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‘Who Are You People’ Ending, Explained: Where Do The Parents Go Wrong?

The modern century has showered us with gifts of technology, science, medicine, and whatnot. But do you often wonder if we are a generation of loners? Social platforms may have widened the horizon for connecting with others, but the connections are superficial. None of us shares our true feelings or addresses the real issue. We beat around the bush until we were tired, and then we hide the problems in a wooden box and throw them away. We suffer in silence, yet we say, “communication is key”. Rabindranath Tagore, in one of his famous short stories, “Homecoming,” has beautifully captured the essence of teenage life. He said that teenagers are neither useful nor ornamental. We know no better definition of a teenager to date.

Nonetheless, the ones who think teenagers are neither ornamental nor useful are adults who hide away from addressing their real issues. Mental health at any given age plays a pivotal role in defining who a person is. Since we unapologetically hide our true mental health, we are often plagued with thoughts about who we really are. Ben Epstein’s film “Who Are You People?” rightly points out the problem. The film narrates a wonderfully heart-touching tale of a teenager trying to find out who she is and, in turn, finding out a lot about the adults in her life. The film is like an emotional roller coaster that reassures us that we are all searching for a way to redemption.

Spoilers Ahead


Alex: A Normal Teenager With A Not-So-Normal Life!

Alex (Ema Horvath) is a sixteen-year-old teenage girl who is desperate to find her identity. She lives with her parents, Judith (Alyssa Milano) and Cary (John Ales), and her twin sisters. Cary was a successful lawyer who had a temper problem, and Judith worked in PR and always had a fake smile on, even in the toughest situations. Alex always felt out of place with her parents. Her parents had a cute little story about her twin sisters’ birth, but were awfully silent about her birth. Like any other teenager, Alex wanted to grab her parent’s attention, but for her parents, she was always “acting out” . Alex wanted her parents to tell her the truth about her birth, for she felt they were hiding something. Alex had no healthy boundaries whatsoever with her parents. They would walk into Alex’s room without knocking and criticize her for every single thing. Furthermore, they were not interested in her life. Alex’s best friend, probably her only friend, was in another school, which even made her life harder. Thus, Alex befriended her English teacher.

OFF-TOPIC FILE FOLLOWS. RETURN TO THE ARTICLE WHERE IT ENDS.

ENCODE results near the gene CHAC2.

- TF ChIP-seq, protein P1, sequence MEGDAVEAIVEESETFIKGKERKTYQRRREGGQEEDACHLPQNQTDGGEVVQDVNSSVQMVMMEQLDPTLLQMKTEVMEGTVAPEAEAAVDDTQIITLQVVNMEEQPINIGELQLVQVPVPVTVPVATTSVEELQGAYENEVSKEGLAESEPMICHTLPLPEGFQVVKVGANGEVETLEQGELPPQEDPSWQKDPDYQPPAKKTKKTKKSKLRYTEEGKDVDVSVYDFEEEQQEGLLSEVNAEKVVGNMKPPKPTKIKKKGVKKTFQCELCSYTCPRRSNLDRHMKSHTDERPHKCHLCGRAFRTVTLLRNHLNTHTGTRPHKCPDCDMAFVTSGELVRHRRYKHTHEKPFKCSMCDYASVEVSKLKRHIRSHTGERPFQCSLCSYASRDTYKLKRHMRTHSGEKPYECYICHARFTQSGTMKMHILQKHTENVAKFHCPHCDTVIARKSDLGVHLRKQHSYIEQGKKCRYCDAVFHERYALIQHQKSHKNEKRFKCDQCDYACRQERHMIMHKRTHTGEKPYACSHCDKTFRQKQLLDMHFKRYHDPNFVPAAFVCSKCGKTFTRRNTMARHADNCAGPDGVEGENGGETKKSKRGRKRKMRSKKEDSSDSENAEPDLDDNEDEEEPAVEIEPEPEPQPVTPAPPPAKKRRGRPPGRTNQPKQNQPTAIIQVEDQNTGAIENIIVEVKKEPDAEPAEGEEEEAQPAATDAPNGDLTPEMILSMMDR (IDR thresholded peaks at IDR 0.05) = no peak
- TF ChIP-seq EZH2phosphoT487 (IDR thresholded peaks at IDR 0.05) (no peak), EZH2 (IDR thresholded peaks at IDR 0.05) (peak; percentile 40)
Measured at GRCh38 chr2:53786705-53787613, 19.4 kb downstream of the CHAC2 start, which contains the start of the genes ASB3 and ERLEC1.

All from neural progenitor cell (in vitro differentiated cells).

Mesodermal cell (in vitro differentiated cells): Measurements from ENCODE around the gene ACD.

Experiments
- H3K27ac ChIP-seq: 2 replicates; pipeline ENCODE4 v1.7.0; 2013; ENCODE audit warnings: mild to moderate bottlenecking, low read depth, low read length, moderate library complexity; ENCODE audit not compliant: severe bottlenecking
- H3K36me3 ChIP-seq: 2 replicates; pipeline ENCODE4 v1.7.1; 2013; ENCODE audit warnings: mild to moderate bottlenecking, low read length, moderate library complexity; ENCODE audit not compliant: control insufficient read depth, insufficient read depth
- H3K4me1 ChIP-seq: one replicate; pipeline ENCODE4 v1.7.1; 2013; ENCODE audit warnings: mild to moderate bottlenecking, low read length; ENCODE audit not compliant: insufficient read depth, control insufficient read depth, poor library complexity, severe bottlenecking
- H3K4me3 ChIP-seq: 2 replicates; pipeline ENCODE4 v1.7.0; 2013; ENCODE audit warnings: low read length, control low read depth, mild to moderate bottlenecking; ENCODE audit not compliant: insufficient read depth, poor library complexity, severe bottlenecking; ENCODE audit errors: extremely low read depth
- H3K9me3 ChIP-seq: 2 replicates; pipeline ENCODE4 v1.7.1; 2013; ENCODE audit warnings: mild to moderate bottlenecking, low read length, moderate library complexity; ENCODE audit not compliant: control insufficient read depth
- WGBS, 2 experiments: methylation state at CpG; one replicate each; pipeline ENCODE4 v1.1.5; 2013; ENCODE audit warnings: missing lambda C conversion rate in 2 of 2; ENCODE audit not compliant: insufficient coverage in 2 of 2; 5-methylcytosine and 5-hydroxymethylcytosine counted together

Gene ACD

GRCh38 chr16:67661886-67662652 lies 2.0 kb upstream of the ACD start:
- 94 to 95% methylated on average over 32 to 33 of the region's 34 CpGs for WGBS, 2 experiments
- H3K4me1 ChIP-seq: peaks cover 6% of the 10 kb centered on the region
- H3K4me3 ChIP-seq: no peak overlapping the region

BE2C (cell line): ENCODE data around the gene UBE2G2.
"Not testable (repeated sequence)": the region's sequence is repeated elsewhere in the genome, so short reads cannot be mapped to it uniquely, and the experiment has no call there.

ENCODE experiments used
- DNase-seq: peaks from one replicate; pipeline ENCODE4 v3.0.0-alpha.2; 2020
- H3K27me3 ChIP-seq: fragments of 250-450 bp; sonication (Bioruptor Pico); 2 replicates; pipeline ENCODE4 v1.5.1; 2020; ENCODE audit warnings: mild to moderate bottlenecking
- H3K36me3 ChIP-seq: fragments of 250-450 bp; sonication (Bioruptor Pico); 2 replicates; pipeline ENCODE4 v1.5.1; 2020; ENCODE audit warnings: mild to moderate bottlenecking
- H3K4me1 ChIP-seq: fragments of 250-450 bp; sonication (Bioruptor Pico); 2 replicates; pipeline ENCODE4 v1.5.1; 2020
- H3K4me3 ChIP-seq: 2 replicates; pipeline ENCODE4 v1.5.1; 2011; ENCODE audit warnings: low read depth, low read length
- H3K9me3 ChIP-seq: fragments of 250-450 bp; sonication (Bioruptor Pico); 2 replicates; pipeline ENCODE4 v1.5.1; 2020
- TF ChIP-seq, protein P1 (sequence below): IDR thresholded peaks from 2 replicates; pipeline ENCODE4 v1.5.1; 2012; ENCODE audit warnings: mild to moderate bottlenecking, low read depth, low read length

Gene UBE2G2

Alex and her best friend, Nancy (Kiah Butts), would often talk about s*x. Alex was concerned about herpes, and it seemed clear that she was not ready to be in a physical relationship. But, like any other teenager, she wanted to experience it and be able to talk about it. Thus, in a moment of desperation, she tries to seduce her English teacher, Rohan (Siddharth Dhananjay). Alex’s parents were out, and Rohan had come to work on his book and help Alex write her own. But soon, it turned out to be a love-making session. Unfortunately, Alex’s parents came back home and saw the two in the act. None of her parents talked to her or tried to find out why she did what she did. Rather, they were quick to judge her and immediately thought of the right punishment. Alex’s school was notified, and Rohan was obviously no longer allowed to teach. Everyone in her class secretly laughed behind her back. Alex was too ashamed to stay in school and came back home.

Upon finding her parents were out, once Alex returned, she decided to sneak into her mother’s home office. There she found a letter from a man named Karl (Devon Sawa), dated six months before her birth. She also came across pictures of her mother in her younger days, when she was in a band. Alex decided to talk about it with her parents, but they came back only to inform her that she would be sent away to a boarding school.


Flight, Not Fight!